Frank Stanton, who received an honorary doctor of laws degree from the College on June 16, 1962, died on December 24, 2006 in Boston.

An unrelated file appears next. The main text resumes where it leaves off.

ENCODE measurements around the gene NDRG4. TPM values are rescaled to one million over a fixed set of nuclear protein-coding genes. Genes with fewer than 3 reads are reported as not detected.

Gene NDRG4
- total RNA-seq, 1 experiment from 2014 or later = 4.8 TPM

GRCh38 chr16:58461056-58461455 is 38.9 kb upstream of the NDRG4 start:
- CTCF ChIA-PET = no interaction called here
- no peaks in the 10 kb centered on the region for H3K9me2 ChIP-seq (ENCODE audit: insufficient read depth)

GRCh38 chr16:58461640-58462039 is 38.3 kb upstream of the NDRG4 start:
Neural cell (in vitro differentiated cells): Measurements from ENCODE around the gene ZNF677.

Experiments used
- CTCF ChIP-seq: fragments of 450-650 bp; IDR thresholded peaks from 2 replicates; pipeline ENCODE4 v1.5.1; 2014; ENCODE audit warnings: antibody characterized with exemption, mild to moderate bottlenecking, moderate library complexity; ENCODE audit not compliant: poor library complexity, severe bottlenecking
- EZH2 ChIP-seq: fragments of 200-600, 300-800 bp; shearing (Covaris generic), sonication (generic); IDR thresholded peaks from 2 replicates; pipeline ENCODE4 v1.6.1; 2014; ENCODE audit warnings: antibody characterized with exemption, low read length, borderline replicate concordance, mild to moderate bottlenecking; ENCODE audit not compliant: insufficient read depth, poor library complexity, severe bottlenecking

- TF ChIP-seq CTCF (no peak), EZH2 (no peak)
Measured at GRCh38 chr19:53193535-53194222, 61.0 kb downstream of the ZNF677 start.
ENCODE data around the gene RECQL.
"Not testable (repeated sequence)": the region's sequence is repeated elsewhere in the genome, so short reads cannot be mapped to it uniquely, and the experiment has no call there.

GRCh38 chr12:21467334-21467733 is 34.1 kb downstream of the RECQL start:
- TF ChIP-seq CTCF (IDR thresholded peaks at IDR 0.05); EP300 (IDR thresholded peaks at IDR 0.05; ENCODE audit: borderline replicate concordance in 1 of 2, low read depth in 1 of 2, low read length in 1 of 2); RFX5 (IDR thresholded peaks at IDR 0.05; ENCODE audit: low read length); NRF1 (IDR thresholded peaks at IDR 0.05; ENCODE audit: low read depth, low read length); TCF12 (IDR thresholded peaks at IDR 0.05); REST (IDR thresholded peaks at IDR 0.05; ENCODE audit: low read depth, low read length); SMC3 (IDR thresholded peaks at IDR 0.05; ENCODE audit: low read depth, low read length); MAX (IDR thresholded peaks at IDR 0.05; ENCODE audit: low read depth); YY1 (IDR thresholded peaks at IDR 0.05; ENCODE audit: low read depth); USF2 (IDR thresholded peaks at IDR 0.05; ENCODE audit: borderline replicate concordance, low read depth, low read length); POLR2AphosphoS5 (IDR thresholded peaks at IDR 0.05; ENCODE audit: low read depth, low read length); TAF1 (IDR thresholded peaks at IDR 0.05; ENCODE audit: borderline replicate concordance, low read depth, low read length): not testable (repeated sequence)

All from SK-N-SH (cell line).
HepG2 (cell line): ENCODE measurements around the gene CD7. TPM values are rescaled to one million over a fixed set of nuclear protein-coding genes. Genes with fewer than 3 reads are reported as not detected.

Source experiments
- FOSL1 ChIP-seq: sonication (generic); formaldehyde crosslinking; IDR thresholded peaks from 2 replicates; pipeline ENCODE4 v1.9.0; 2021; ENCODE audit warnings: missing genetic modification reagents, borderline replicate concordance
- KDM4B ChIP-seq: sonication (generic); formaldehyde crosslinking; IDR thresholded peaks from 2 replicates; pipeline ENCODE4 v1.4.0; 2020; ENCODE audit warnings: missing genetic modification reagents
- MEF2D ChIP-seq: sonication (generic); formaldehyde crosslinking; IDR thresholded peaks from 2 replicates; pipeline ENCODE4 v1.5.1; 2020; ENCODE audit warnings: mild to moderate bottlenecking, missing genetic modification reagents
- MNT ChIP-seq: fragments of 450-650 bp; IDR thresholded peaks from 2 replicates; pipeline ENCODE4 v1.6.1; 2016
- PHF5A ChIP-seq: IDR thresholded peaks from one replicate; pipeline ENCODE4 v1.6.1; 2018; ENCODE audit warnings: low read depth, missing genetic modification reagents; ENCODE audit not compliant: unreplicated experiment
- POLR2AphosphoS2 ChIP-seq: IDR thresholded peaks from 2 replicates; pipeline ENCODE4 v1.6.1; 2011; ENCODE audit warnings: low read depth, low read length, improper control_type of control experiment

Frank Stanton, who received an honorary doctor of laws degree from the College on June 16, 1962, died on December 24, 2006 in Boston. Born on March 20, 1908, in Muskegon, MI, he graduated in 1930 from Ohio Wesleyan College and. in 1935. received his doctor of philosophy degree in psychology from Ohio State University. While still a graduate student. he invented a device that could be installed in a radio receiver to record the programs that listeners tuned in to hear. He was hired by CBS in 1935 and, by 1938, was research director, with a staff of 100. He became president of CBS beginning in 1946 and oversaw varied enterprises in the early years of television as well as 30 years of evolving news coverage from the McCarthy era through the Vietnam conflict. He retired from CBS in 1973, was chairman and chief operating officer of the American Red Cross for six years, served on the boards of Harvard University, the Rockefeller Foundation, the Carnegie Institution, the Stanford Research Institute, the Lincoln Center, and CBS. The citation for his honorary degree from Bowdoin in 1962, one of more than 20 that he received in his career, reads as follows: “Frank Stanton, dynamic businessman and articulate leader in communications, your successful corporate career has been built upon the foundation stones of rigorous academic training. As a Fellow of the American Psychological Association, as a former Chairman of the Center for Advanced Study in the Behavioral Sciences, and as an author, you have maintained your interest in your own scientific discipline. Following the empirical approach of an earlier scientist and communicator, Benjamin Franklin, you have braved spirited criticism by statement of your faith in that hopeful experiment that is democracy. Passionate believer in the preservation of freedom of petition, of speech, of press, and of radio and television, you have fought the incursion of governmental control, which could spell its demise. Far from complacently accepting the inadequacies of the present, you provoke and initiate the advances necessary to a better future in all things you touch.” He married Ruth Stephenson in 1931; she died in 1992.